to last for some 13 seasons. These programmes are very much sought after
amongst Killie collectors and covered the club's most successful period
on the field. Edited by football journalist, and Killie fan, Hugh Taylor
and written in his legendary 'flowery' style, they consisted of over 3
pages of well written editorial, followed by supporters notes, league
table, fixture lists and the famous half time scoreboard. The remainder
consisted of adverts. The club's policy of not issuing for midweek games
meant that many great games at Rugby Park saw no programmes issued.
Remarkably, two home European ties against Royal Antwerp and La Gantoise
The Killie programme
was much improved
at the start of season 1968/69, (left) and always featured a
match picture, from a prior recent home fixture,
The pictures were usually supplied by the Kilmarnock Standard (just
before Sandy Ferguson's time!).
However within a few seasons, a small
'pocket sized' issue (right) was being produced. A poor programme
with very little content, this was the norm until the start of season 1980/81.
For this season, the programme certainly improved, a much
larger sized glossy issue with some super historical articles written
once again by George Thomson.
Again, this did not last long, (only 2 seasons) and by the
mid 1980s the club's programmes were amongst the worst in the country
(right) and pretty well reflected the club's position at the time; in decline,
lacking ambition and debt ridden.
By the start of season
(left) the Killie
programme was a truly dreadful affair, advert laden and uninspired.
the arrival of a new management structure in mid season, a local
freelance, Frank Tocher was appointed to revamp the programme. He made
an instant difference, with sales
improving dramatically and indeed with many 'sell outs.' Many of these
issues are now proving very hard to obtain. Frank produced the programme
until the end of season 1990/91.
The programme was then taken to an even
higher level with Richard Cairns taking over as editor at the start of
1991/92 (right). Richard has consistently produced very polished issues over the
Killie are the only club in Scotland to have won the
'Scottish Programme Of The Year ' award in all 3 divisions of the
D.&D. Programmes is based at 49
Titchfield Street, Kilmarnock and whether you are a programme collector
or not, Douglas will be only too delighted if you drop in. The 2nd issue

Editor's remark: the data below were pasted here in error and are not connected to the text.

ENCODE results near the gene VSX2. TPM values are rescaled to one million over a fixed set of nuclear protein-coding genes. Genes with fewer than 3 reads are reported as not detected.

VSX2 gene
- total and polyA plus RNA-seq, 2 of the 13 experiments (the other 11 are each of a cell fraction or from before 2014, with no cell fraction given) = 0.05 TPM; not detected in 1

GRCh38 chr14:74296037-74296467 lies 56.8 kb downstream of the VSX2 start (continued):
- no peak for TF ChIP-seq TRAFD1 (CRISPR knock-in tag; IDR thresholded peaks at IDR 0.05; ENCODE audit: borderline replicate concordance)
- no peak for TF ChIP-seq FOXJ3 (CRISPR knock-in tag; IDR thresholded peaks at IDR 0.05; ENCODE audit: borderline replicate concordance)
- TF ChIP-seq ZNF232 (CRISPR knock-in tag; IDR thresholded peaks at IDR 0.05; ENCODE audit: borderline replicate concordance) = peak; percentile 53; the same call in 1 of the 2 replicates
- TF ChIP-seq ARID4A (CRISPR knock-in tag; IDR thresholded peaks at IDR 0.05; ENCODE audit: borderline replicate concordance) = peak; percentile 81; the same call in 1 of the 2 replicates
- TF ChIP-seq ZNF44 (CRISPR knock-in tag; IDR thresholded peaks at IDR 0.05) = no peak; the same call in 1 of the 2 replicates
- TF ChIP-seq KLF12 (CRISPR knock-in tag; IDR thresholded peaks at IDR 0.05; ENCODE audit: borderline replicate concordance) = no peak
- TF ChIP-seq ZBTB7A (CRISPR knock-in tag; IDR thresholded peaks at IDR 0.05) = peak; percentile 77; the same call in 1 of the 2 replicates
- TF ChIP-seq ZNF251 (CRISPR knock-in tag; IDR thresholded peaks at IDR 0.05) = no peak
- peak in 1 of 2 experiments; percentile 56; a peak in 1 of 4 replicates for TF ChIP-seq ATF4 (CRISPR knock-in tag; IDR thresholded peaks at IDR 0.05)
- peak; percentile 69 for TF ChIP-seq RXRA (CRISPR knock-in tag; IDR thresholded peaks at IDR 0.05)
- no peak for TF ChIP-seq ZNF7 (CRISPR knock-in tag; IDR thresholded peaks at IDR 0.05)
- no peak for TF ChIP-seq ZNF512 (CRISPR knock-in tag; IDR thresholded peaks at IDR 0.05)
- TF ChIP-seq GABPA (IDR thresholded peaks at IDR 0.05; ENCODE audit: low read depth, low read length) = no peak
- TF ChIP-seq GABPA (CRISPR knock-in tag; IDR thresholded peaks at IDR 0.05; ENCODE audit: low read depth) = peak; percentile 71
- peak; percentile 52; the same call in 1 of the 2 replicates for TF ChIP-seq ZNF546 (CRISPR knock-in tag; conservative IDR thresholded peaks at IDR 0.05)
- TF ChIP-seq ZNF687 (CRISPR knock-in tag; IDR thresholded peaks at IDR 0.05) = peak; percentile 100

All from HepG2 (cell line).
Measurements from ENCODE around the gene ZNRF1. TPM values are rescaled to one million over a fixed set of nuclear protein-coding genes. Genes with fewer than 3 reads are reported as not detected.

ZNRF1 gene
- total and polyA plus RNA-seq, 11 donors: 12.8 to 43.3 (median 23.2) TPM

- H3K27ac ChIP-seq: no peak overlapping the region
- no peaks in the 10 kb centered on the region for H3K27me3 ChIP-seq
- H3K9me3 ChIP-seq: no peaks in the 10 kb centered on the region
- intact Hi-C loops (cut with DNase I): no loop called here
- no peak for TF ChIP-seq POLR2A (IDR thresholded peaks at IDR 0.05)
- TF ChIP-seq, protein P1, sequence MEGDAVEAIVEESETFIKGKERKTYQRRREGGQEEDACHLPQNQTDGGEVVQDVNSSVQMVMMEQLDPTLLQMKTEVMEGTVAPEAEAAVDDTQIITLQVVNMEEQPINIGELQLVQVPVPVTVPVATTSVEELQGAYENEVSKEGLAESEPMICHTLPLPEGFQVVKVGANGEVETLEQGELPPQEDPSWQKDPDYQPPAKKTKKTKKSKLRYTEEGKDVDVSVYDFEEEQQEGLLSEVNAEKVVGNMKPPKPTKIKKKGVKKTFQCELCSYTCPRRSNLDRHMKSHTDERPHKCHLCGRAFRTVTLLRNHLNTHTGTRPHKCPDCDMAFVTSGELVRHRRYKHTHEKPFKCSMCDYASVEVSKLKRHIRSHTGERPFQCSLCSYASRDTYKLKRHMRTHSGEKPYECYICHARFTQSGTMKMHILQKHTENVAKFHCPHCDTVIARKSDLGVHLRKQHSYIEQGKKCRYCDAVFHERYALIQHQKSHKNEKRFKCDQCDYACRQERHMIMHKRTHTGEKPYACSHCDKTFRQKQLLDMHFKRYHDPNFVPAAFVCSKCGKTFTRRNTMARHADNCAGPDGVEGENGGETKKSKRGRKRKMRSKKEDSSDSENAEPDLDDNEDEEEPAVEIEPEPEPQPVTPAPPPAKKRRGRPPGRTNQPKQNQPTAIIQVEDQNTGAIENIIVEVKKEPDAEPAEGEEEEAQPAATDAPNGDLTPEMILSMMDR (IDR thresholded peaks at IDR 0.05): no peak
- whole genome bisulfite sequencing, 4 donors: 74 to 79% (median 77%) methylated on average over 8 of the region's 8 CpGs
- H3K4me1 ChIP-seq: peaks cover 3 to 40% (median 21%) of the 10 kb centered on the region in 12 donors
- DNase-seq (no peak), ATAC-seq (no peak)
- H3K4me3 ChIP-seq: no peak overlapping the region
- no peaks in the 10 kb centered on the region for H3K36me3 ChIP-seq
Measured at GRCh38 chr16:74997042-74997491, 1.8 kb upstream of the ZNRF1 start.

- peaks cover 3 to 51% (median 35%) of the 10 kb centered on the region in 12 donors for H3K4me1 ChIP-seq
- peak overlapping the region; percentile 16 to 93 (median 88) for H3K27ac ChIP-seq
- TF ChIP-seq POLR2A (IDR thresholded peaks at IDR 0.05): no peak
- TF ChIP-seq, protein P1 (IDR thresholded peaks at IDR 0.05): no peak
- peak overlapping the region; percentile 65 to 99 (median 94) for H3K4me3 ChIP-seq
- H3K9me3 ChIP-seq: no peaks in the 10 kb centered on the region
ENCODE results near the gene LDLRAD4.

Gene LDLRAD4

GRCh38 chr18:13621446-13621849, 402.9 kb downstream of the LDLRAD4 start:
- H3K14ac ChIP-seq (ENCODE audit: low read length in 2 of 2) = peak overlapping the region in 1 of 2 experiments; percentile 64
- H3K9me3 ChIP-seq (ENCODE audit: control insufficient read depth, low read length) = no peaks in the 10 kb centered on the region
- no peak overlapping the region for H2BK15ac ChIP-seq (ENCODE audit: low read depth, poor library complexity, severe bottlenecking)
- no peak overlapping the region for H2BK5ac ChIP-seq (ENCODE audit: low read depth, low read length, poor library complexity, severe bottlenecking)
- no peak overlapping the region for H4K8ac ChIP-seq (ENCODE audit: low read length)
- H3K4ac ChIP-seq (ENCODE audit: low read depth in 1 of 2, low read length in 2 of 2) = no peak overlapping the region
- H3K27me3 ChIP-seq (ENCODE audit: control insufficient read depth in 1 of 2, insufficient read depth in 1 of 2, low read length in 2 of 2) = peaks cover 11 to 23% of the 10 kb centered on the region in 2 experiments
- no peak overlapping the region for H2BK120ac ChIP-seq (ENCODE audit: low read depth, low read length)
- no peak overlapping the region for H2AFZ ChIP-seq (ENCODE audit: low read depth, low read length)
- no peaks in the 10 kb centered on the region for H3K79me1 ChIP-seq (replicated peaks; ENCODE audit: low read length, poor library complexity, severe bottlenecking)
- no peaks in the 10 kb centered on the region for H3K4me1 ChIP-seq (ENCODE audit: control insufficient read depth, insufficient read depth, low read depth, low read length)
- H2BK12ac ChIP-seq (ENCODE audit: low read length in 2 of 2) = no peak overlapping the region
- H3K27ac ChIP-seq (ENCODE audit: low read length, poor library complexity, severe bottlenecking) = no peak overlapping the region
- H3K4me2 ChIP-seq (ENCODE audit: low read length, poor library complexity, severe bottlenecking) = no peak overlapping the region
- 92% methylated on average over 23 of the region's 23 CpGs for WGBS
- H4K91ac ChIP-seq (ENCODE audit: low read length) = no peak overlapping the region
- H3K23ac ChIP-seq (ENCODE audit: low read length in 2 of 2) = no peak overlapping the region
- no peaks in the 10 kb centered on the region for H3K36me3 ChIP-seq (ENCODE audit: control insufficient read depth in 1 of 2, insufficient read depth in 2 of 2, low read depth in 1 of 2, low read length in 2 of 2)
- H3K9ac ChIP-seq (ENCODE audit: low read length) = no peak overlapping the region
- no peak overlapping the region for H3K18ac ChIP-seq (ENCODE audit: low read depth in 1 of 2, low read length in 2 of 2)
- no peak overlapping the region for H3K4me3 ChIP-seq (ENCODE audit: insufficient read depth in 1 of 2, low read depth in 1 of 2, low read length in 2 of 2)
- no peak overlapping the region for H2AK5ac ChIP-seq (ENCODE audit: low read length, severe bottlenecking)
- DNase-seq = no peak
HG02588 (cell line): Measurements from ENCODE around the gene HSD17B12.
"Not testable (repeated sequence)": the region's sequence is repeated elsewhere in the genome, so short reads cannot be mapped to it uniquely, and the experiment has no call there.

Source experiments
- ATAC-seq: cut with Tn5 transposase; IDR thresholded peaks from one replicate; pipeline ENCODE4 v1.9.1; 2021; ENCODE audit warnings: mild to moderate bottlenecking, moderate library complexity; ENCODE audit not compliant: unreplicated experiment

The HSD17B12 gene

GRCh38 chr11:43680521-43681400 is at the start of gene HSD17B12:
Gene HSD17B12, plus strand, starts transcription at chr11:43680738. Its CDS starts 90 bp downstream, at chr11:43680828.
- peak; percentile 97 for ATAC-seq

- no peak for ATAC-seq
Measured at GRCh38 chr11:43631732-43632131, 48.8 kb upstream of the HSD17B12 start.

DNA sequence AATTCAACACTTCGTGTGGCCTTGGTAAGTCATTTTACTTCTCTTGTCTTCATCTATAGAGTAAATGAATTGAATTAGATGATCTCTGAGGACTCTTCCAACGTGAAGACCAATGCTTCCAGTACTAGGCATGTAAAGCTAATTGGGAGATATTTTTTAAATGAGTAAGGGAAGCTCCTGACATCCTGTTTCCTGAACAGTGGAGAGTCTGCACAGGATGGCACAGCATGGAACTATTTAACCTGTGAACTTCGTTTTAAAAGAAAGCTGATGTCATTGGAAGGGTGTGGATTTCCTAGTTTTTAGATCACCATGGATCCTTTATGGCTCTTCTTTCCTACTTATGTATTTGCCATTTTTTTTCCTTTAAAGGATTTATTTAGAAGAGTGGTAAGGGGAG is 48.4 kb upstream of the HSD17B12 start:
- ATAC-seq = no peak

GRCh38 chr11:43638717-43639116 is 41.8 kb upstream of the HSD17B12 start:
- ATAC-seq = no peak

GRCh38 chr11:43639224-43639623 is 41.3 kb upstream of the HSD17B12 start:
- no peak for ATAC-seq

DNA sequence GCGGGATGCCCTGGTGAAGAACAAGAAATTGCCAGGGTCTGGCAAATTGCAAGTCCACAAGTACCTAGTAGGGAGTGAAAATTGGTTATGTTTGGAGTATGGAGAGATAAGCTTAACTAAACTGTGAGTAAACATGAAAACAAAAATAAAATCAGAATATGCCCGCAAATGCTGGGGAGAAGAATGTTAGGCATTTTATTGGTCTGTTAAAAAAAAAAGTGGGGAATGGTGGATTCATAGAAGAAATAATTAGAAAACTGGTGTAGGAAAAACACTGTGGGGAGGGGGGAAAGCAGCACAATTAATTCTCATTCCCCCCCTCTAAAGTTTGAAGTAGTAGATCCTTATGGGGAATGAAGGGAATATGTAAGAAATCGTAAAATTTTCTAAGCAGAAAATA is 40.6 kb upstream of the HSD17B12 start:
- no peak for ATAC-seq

of the 'Collectors Guide For Kilmarnock Programmes' is available from
the shop or from Richard Cairns. Priced at £3.50, it is a superb
reference for existing collectors or anyone wishing to start collecting.
This rest of this page is
dedicated to a complete review of the changing face of the Official
Kilmarnock FC Match Programme. It was priced at a mere 3d in the
1950's to becoming £2.50 in the new millennium. This means it is
times more expensive today than back then!
1947-54 Killie Programme (3d)
1955-68 Killie Programme (3d)
1968-70 Killie Programme (6d)
Apr 12th 1669 Centenary Match
1970-72 Killie Programme (5p)
1972-75 Killie Programme (5p)
1976-77 Killie Programme
1977-78 Killie Programme
1978-80 Killie Programme
1980-82 Programme (20p)
1982-83 Programme (30p)
1983-85 Programme (30p)
1985-87 Programme (35p)
1987-88 Programme (50p)
1988-89 Programme (60p)
1989-90 Programme (60p)
1990-91 Programme (80p)
1991-92 Programme (£1)
1992-93 Programme (£1)
1993-94 Programme (£1)
1994-95 Programme (£1)
Last match at the 'Old' Rugby
Park - May 7th 1994 (£2)
Aug 8th 'New' Rugby Park
Opens - 1995
1996-97 Programme (£1.50)
1997-98 Programme (£1.50)
1998-99 Programme (£1.50)
1999-00 Programme (£1.50)
2000-01 Programme (£1.50)
2001-02 Programme (£2)
2002-03 Programme (£2)
2003-04 Programme (£2)
2004-05 Programme (£2)
2005-06 Programme (£2)
2006-07 Programme (£2.50)
2007-08 Programme (£2.50)
2008-09 Programme (£2.50)
2009-10 Programme (£2.50)
2010-11 Programme (£2.50)
2011-12 Programme (£3.00)
2012-13 Programme (£3.00)
2013-14 Programme (£3.50)